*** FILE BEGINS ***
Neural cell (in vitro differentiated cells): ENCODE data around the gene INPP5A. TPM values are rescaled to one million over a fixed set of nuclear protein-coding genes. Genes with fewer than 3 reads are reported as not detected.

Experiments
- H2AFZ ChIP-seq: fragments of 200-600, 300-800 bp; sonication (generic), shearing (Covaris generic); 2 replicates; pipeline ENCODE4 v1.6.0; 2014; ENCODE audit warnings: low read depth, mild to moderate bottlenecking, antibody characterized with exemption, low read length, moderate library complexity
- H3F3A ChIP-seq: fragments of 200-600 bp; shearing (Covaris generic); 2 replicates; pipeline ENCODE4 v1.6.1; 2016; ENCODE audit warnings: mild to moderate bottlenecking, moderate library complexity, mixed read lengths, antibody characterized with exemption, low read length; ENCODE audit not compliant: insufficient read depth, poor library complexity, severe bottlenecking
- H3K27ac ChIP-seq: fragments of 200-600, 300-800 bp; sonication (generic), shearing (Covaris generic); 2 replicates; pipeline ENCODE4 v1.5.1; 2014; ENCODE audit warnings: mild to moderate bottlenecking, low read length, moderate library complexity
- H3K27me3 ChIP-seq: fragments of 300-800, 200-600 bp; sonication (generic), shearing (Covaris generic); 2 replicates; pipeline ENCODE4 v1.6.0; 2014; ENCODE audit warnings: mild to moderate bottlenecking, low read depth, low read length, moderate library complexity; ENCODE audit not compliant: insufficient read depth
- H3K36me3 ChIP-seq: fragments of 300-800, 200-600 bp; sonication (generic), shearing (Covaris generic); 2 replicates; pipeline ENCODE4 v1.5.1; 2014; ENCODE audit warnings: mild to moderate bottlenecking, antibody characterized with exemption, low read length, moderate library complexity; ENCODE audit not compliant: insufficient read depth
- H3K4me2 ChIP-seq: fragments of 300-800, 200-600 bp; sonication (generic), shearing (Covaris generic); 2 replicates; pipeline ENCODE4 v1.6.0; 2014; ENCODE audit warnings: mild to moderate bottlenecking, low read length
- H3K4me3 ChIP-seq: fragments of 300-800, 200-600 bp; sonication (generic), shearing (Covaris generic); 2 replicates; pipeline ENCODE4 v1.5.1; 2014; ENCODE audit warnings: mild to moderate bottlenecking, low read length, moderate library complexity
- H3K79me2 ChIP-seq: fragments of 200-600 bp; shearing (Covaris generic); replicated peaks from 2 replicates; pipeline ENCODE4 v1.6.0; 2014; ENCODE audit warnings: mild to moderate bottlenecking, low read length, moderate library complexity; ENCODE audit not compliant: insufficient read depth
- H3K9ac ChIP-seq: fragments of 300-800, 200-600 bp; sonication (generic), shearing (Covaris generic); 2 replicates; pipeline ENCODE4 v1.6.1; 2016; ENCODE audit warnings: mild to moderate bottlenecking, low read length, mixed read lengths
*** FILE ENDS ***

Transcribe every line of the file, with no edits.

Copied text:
Neural cell (in vitro differentiated cells): ENCODE data around the gene INPP5A. TPM values are rescaled to one million over a fixed set of nuclear protein-coding genes. Genes with fewer than 3 reads are reported as not detected.

Experiments
- H2AFZ ChIP-seq: fragments of 200-600, 300-800 bp; sonication (generic), shearing (Covaris generic); 2 replicates; pipeline ENCODE4 v1.6.0; 2014; ENCODE audit warnings: low read depth, mild to moderate bottlenecking, antibody characterized with exemption, low read length, moderate library complexity
- H3F3A ChIP-seq: fragments of 200-600 bp; shearing (Covaris generic); 2 replicates; pipeline ENCODE4 v1.6.1; 2016; ENCODE audit warnings: mild to moderate bottlenecking, moderate library complexity, mixed read lengths, antibody characterized with exemption, low read length; ENCODE audit not compliant: insufficient read depth, poor library complexity, severe bottlenecking
- H3K27ac ChIP-seq: fragments of 200-600, 300-800 bp; sonication (generic), shearing (Covaris generic); 2 replicates; pipeline ENCODE4 v1.5.1; 2014; ENCODE audit warnings: mild to moderate bottlenecking, low read length, moderate library complexity
- H3K27me3 ChIP-seq: fragments of 300-800, 200-600 bp; sonication (generic), shearing (Covaris generic); 2 replicates; pipeline ENCODE4 v1.6.0; 2014; ENCODE audit warnings: mild to moderate bottlenecking, low read depth, low read length, moderate library complexity; ENCODE audit not compliant: insufficient read depth
- H3K36me3 ChIP-seq: fragments of 300-800, 200-600 bp; sonication (generic), shearing (Covaris generic); 2 replicates; pipeline ENCODE4 v1.5.1; 2014; ENCODE audit warnings: mild to moderate bottlenecking, antibody characterized with exemption, low read length, moderate library complexity; ENCODE audit not compliant: insufficient read depth
- H3K4me2 ChIP-seq: fragments of 300-800, 200-600 bp; sonication (generic), shearing (Covaris generic); 2 replicates; pipeline ENCODE4 v1.6.0; 2014; ENCODE audit warnings: mild to moderate bottlenecking, low read length
- H3K4me3 ChIP-seq: fragments of 300-800, 200-600 bp; sonication (generic), shearing (Covaris generic); 2 replicates; pipeline ENCODE4 v1.5.1; 2014; ENCODE audit warnings: mild to moderate bottlenecking, low read length, moderate library complexity
- H3K79me2 ChIP-seq: fragments of 200-600 bp; shearing (Covaris generic); replicated peaks from 2 replicates; pipeline ENCODE4 v1.6.0; 2014; ENCODE audit warnings: mild to moderate bottlenecking, low read length, moderate library complexity; ENCODE audit not compliant: insufficient read depth
- H3K9ac ChIP-seq: fragments of 300-800, 200-600 bp; sonication (generic), shearing (Covaris generic); 2 replicates; pipeline ENCODE4 v1.6.1; 2016; ENCODE audit warnings: mild to moderate bottlenecking, low read length, mixed read lengths